VW could had strived to spread the wealth around, but the Passat gets by with another just-adequate back seat. It's a decent bench with enough room for all body parts, a full console and cupholders in the armrest, air vents, a power outlet, and sunshades for every window. But one glance at the gi-normously deep trunk reveals what the back seat could have been. Like the Jetta, the Passat has its sedan duties mixed up, and consequently isn't much roomier inside than the one-foot-shorter original Passat from 1990. Come on, VW, Jetta shoppers who really need room buy Golfs; Passat shoppers who need cargo room buy Passat wagons.

But the trunk is, again, cool. You open it either with the remote or by tilting in the big VW logo (neat), and in either case - presto - it opens all on its own. (Wow, Hans, just like an S-class uber-Benz.) Its hinges don't intrude on space and it's got four handy tie-down hooks, a sectioned-off side compartment, and yet another power outlet. Plus when you tumble down the back seat, the tunnel is as huge as humanly possible.

Other ThoughtsVolkswagen Passat Review
Comparing the Passat's lineup to last year's, the diesel's dead, the W8's dead, the wagon's dead (for now), you can't combine 4 cylinders with all-wheel-drive anymore (a bad idea anyway), you can't combine a stick with the V6 (a good idea), and they don't say GL, GLS, and GLX anymore. That leaves us with the 2.0T Value Edition (stick/auto), 2.0T (stick/auto), 3.6 (auto), and 3.6 4Motion (auto).

$23,565 buys the least expensive Passat, a manual transmission Value Edition. Add the $1,075 automatic and that becomes $24,640. For $950 more, the 2.0T adds alloy wheels, pass-through rear armrest, power driver's seat (if you've seen VW's dumb manual seats, you know the importance of this), some ambient interior lighting, and a little chrome on the window frames. The 2.0T also opens the door to optional leather seats, seat heaters, navigation, and the DynAudio stereo.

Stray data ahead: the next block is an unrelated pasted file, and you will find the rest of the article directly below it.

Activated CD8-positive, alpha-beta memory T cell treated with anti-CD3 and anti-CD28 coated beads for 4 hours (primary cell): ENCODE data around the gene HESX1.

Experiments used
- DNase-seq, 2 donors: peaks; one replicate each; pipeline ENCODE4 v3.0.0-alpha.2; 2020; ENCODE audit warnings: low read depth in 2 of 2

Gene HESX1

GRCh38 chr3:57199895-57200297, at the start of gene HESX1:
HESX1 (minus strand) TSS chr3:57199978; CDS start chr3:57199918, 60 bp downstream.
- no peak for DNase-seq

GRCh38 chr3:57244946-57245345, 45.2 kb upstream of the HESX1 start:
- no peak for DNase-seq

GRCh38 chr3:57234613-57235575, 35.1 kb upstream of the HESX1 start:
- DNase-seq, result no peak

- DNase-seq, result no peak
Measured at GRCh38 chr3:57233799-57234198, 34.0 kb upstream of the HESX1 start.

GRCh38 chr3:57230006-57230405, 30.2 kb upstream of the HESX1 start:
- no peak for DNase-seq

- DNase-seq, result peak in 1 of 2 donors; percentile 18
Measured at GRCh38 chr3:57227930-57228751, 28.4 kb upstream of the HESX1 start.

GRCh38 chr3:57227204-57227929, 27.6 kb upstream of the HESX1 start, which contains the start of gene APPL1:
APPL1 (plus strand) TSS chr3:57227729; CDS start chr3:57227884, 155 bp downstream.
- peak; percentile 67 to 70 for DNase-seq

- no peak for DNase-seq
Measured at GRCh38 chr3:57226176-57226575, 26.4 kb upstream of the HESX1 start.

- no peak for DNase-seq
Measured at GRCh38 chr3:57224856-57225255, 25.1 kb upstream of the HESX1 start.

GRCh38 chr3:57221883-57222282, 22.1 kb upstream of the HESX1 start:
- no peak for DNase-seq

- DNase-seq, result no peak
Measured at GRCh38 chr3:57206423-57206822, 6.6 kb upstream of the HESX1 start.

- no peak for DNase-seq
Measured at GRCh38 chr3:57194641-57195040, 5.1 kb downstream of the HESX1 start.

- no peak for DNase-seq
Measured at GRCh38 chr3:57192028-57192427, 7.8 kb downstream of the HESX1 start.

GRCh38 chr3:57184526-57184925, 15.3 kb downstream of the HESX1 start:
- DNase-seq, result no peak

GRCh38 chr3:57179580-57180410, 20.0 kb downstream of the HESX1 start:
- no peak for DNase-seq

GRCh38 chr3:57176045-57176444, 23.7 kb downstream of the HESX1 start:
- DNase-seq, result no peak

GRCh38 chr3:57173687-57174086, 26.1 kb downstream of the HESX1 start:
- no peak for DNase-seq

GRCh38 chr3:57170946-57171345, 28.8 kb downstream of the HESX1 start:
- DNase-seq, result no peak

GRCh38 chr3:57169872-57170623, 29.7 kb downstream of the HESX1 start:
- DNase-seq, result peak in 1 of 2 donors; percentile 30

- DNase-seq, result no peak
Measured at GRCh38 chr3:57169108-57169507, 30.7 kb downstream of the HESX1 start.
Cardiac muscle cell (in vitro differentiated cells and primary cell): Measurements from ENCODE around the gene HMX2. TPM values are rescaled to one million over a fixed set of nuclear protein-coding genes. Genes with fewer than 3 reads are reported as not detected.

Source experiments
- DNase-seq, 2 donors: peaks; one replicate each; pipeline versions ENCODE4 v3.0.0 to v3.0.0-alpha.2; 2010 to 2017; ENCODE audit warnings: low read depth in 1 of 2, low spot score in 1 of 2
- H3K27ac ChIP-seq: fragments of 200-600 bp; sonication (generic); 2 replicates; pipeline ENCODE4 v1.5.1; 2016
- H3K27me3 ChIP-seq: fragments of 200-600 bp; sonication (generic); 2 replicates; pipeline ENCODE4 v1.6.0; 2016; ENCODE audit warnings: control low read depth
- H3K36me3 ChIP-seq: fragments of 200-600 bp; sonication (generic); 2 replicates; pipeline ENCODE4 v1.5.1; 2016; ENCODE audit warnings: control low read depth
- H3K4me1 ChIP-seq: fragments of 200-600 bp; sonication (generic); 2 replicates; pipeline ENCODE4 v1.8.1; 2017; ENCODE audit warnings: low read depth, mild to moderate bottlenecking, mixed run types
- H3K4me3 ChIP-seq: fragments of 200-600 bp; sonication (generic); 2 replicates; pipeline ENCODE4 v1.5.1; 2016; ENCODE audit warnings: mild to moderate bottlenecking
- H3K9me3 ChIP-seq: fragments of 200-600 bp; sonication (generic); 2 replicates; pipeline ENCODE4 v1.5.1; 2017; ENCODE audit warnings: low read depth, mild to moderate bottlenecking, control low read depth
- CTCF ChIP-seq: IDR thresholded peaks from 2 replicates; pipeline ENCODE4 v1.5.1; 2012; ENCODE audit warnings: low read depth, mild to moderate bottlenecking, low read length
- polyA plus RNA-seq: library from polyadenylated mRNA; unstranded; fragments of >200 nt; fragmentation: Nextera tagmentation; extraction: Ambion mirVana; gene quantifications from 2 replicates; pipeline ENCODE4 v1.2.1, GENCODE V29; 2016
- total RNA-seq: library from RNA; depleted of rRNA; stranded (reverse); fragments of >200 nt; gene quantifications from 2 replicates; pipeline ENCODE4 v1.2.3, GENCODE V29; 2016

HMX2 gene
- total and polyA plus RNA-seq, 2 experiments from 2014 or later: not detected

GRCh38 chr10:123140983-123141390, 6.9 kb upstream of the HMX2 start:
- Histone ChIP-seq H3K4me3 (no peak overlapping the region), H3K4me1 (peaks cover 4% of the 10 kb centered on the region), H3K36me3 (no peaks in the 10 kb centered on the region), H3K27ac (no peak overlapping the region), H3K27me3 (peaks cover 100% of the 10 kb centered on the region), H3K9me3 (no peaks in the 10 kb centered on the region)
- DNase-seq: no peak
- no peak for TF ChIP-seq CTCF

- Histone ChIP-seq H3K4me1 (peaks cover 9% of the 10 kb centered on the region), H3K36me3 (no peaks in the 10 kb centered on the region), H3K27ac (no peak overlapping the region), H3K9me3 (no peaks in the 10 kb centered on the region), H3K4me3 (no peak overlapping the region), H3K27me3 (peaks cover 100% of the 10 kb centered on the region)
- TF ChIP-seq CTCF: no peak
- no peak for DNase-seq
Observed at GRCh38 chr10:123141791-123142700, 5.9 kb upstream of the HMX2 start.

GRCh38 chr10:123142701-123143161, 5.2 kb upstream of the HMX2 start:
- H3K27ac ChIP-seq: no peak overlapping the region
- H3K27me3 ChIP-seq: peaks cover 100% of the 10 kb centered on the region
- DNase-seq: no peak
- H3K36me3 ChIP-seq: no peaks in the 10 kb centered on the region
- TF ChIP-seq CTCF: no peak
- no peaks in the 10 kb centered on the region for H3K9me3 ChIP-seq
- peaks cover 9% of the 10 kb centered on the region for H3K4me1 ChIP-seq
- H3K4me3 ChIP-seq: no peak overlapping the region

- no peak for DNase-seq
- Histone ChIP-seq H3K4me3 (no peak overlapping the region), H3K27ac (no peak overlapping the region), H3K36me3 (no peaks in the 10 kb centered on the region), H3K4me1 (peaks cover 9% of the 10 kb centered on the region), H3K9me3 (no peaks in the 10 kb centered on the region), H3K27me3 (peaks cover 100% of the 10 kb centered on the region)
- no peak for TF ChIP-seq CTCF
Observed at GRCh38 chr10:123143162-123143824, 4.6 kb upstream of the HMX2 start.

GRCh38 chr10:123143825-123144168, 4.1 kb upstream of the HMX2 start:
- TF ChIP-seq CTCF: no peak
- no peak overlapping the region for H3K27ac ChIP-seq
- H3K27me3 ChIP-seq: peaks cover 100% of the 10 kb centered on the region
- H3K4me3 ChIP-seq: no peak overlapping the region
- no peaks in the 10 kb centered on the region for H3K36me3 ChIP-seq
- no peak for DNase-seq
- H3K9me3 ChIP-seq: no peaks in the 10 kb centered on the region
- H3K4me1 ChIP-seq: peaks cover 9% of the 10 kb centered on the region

On the V6 side, the Passat 3.6 begins at $30,565, with the $1,950 all-wheel-drive of the 4Motion model bringing the total to $32,515. V6 cars get an in-window antenna, chrome-accented grille, power sunroof and manual sunshade, 17-inch wheels, and 6-disc CD changer; you can tell the 4Motion apart by the exhaust pipes split between the left and right sides. It takes a V6 to get luxury content like automatic headlights, automatic wipers, automatic climate control, automatic mirror, wood or aluminum trim, side and rear window sunshades, driver seat/mirror memory, HomeLink, and a 3-spoke steering wheel with Tiptronic shifters. Warning: VW saved a few cents this year by downgrading the all-wheel-drive system to a Haldex unit like the one Volvos use. That makes the Passat reactive instead of proactive - the rear wheels join in only after slip has occurred. So if you want the best 4Motion you can get, hunt the local lots for a 2005 Passat. (Shouldn't be too hard; our nearest dealer still had some unsold 2004s.)

Our Passat was optioned out to $36,115, a number that elicits a resounding "uhhh. . ." With automatic, V6 versions of the Mazda 6 and Nissan Altima in the 24 range and the top-of-the-line Ford Fusion SEL down near 22, the base price of that Passat 3.6 is on the wrong side of $30,000. [source :]